(You can read the Every Student Achieves Act here: https://www.gpo.gov/fdsys/pkg/BILLS-114s1177enr/pdf/BILLS-114s1177enr.pdf).


Justify why critical thinking is the only way to protect American jobs. Top executives give their reasons why STEM alone will not make our US economy grow. STEAM is the only answer.


Use AOSA materials to help support professional development funding or support the benefits of the Schulwerk when there are funding concerns in your district. Check out the AOSA advocacy brochures, especially the brochure that is directed towards administrators, connecting the benefits of the Schulwerk with 21st Century Learning skills. You can find out more about ordering hard copies of brochures from the About AOSA page.


Use this article from PBS to talk with decision makers about the cognitive and emotional impact of music classes for children.

  • Music involves multiple skill sets—i.e. listening and recall, motor development, creativity and problem solving, spatial awareness, and collaborative skills…all at the same time.
  • Language development—i.e. speech patterns, syllabification, soundscapes to accompany literature, and movement to enhance children’s literature.
  • Increased IQ—In a study, 6 year olds who were exposed to music lessons showed that the group who had music classes for over a year tested three IQ points higher than did the students in the control groups.
  • Neuroscience—New studies show that students involved with music have a larger growth in neural activity than others.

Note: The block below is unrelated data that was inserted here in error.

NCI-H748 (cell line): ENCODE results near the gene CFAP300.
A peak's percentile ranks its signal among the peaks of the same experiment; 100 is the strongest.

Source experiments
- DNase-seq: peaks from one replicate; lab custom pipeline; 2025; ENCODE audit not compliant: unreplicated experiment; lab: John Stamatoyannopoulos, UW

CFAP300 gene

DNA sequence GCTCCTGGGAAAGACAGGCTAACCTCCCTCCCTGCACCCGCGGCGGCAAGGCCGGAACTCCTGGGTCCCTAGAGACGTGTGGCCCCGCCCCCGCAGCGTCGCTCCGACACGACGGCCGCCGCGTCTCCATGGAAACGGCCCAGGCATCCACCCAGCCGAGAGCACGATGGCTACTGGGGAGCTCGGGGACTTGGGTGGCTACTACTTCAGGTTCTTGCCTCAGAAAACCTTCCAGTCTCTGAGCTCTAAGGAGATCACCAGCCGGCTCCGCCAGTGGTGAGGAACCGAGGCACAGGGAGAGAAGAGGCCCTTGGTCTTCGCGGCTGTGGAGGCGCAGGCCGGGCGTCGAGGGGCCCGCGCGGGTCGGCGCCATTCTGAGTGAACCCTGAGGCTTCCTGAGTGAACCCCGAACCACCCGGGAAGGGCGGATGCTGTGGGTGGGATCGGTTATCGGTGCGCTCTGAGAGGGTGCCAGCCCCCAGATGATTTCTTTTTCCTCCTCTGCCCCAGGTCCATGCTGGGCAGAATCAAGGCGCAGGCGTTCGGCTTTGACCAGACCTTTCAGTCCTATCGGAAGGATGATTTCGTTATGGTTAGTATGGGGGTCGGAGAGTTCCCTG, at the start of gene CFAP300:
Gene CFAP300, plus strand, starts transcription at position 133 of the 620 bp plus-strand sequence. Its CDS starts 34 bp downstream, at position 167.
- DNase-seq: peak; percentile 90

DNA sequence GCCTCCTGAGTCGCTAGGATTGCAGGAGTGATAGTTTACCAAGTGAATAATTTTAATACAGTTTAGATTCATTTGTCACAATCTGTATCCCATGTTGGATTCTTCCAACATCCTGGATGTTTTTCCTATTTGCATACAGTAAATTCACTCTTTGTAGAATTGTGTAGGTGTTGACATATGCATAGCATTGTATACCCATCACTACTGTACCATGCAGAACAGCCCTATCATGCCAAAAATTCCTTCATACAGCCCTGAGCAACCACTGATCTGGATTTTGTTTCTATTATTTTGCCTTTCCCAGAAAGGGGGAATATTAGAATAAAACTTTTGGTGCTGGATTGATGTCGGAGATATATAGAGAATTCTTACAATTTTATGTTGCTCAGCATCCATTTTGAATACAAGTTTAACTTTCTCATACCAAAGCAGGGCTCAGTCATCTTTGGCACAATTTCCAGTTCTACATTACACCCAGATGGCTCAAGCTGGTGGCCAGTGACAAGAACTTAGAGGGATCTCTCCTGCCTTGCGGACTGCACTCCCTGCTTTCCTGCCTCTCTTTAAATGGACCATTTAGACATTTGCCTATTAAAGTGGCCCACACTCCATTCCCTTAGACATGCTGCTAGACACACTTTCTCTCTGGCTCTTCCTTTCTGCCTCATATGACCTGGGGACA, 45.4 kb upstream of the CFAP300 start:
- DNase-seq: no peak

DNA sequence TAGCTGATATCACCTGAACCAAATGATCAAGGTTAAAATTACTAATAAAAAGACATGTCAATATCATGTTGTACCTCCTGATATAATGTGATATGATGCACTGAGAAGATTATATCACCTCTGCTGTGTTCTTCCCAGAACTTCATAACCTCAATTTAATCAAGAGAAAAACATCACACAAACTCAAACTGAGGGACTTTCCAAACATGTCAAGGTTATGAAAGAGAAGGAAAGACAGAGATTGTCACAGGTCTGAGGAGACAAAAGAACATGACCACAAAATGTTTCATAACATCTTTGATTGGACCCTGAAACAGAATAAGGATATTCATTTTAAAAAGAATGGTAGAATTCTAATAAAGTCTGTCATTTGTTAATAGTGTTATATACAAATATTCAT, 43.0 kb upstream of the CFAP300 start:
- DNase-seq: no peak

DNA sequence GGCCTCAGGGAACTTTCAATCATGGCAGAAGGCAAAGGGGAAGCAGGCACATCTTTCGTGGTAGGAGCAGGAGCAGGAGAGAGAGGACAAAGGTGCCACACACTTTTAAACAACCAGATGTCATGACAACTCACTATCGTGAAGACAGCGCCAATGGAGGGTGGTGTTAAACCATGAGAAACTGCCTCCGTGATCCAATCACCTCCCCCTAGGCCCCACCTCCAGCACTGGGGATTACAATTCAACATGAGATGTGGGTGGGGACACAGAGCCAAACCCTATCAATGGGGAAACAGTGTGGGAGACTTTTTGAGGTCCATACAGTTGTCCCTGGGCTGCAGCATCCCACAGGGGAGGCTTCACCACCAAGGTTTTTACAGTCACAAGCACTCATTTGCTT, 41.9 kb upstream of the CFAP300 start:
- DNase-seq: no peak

• Spatial-temporal skills—Research has shown a causal link between music training and spatial intelligence that, in turn, increases problem-solving skills.
  • Improved test scores—Students in elementary schools with superior music programs scored higher on standardized tests than did schools with less quality music programs.

In October, Congressional members will be out of session and in their home districts. What does that mean? Now is a great time for you to contact your federal policymakers as they return to their home states and districts. The links below will help you take advantage of this period—or any times when your legislators are around—to cultivate relationships and become a trusted resource for them and their staffs.
All Politics Is Local: Connecting with Lawmakers at Home
A list of key U.S. Senate and House of Representatives education committee members


When seeking support for professional development for music and movement, our administrators can be our strong allies and advocates if they understand the benefits of the Schulwerk. This sample letter  about the benefits of Orff Schulwerk can be shared with decision makers to build support for both the music program and the music teacher.


Stories from your students may be more effective than research when it comes to convincing principals, school superintendents, school board members, and others in decision making positions about how critical a music program is to the success of the whole child and the total learning program in your school. To learn more about this, and get some ideas for how you can collect stories from your students, read “Your Best Advocates” (reprinted from Reverberations).


Visit Current Research in Music Education for an annotated list of articles and links to research that you can share with administrators and other decision makers.